contributions to production of
organization’s basic goods or services.
Staff managers use special technical expertise to advise and
support the efforts of line workers.
Functional managers are responsible for only one area of
activity, i.e. finance, marketing,
production, personnel, accounting, or sales.
General Managers are responsible for complex organizational unit
that include many areas of
An administrator is someone who administers work in any kind of
3.3.2 Activities of Project Managers:
Following are the four major activities that are undertaken by
the project managers:
1. Traditional management:
This includes decision making, planning,
This refers to exchanging routine
information and processing
3. Human Resource Management (HRM):
It involves motivating, disciplining,
managing conflict, staffing, and training.
It includes socializing, and interacting
An average manager spends:
- 32% of time in
traditional management activities
- 29% in
- 20% in HRM
- 19% in
Today’s business environment is moving away from the
conventional practices and with this;
the role of the Project Managers is also witnessing rapid
3.3.3 Success for Project Managers:
There are three general preconditions for achieving lasting
success as Project Manager. These
Together, they constitute the basic formula for managerial
- Ability (A)
- Motivation to
S = A x M x O
3.3.4 Ten Facts of Project Managerial Life:
i) Project Managers work long hours. Number of hours worked
tends to increase
as one climbs the managerial ladder.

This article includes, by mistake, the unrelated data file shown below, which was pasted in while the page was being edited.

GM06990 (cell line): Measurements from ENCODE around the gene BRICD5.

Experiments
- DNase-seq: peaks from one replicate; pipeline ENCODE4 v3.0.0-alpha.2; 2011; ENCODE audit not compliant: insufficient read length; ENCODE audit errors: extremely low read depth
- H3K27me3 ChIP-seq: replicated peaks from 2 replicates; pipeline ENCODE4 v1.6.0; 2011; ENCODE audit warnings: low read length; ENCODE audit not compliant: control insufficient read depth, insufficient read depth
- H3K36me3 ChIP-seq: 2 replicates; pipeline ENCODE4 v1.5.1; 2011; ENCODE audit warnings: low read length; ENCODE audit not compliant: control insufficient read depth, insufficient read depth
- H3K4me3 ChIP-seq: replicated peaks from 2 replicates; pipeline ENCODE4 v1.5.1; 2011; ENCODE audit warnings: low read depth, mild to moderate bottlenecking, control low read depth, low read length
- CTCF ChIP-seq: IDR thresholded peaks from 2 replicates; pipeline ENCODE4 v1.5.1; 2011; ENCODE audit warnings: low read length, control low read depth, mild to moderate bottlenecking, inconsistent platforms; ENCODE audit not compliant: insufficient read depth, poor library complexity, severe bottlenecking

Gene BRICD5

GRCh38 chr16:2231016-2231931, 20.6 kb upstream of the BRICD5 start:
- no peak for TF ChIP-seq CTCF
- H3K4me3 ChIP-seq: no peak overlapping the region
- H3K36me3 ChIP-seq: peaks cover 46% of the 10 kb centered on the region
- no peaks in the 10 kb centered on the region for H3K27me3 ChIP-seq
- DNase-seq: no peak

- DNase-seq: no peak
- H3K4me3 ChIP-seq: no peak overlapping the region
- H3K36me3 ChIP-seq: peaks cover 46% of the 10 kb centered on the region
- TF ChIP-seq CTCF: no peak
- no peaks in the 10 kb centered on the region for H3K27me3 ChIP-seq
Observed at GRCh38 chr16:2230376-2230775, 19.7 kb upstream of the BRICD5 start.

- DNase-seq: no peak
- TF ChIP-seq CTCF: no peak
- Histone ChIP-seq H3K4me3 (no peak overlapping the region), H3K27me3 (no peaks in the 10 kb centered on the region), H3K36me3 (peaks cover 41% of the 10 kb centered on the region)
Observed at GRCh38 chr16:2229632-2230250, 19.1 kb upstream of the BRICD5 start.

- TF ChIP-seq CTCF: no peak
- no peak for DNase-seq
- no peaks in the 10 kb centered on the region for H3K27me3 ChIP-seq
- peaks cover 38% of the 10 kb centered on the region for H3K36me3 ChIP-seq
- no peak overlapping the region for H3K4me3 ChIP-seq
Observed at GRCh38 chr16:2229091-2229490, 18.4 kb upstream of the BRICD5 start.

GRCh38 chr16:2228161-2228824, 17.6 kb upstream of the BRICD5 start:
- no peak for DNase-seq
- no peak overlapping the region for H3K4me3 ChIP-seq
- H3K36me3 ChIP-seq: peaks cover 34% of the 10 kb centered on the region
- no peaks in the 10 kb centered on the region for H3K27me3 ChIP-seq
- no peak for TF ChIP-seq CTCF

ii) Project Managers are busy. Typical manager’s day is made up
of hundreds of
brief incidents or episodes. Activity rates tend to decrease as
iii) Project Manager’s work is fragmented. Given managers high
they have little time to devote to any single activity.
discontinuity are the rule.
iv) Project Manager’s job is varied. They engage in variety of
(paperwork, phone calls, scheduled and unscheduled meetings, and
tours/visits). They interact with variety of people, and deal
with variety of
v) Project Managers are “homebodies”. They spend most of their
activities within their own organizations. As managerial rank
spend proportionately more time outside their work areas and
vi) Project Manager’s work is primarily oral. At all levels,
they spend most of the
time communicating verbally by personal contacts/ telephone etc.
vii) Project Managers use a lot of contacts. Consistent with
their high level of
verbal communication, managers continually exchange information
superiors, peers, subordinates, and outsiders on ongoing basis.
viii) Project Managers are not reflective planners. Typical
manager is too busy to
find uninterrupted blocks of time for reflective planning.
ix) Information is the basic ingredient of Project Manager’s
work. Managers spend
most of their time obtaining, interpreting, and giving
x) Project Managers do not know how they spend their time.
consistently overestimate the time they spend on production,
writing, phone calls, thinking, and calculating and consistently
time spent on meetings as well as on informal discussions.
3.3.5 Managerial Skills:
A skill is an ability or proficiency in performing a particular
task. Skills reflect the
ability to translate actions into results. They are of the
Skill is the knowledge of
and proficiency in activities involving
methods, processes, and procedures.
• Human Skill
is the ability to work
with people; cooperative effort; it is teamwork;
feel secure and free to express their opinions.
Skill is the ability to
see “big picture” in order to recognize significant
elements in a situation, and to understand relationships among
Skill is the ability to
solve problems in ways that will benefit enterprise.
3.4 Tomorrow’s Management Today
- Average company
will be smaller, employing fewer people.
organizational structures will become more team-based and without boundaries.
- Employees will
be empowered to make decisions.
organizations will be the norm.
- Work will be
organized around teams and processes.
- Bases of power
organizations will exist.
- Stress will be
on vision and values.
- Managers will
be change agents.
- Leadership will
be more important.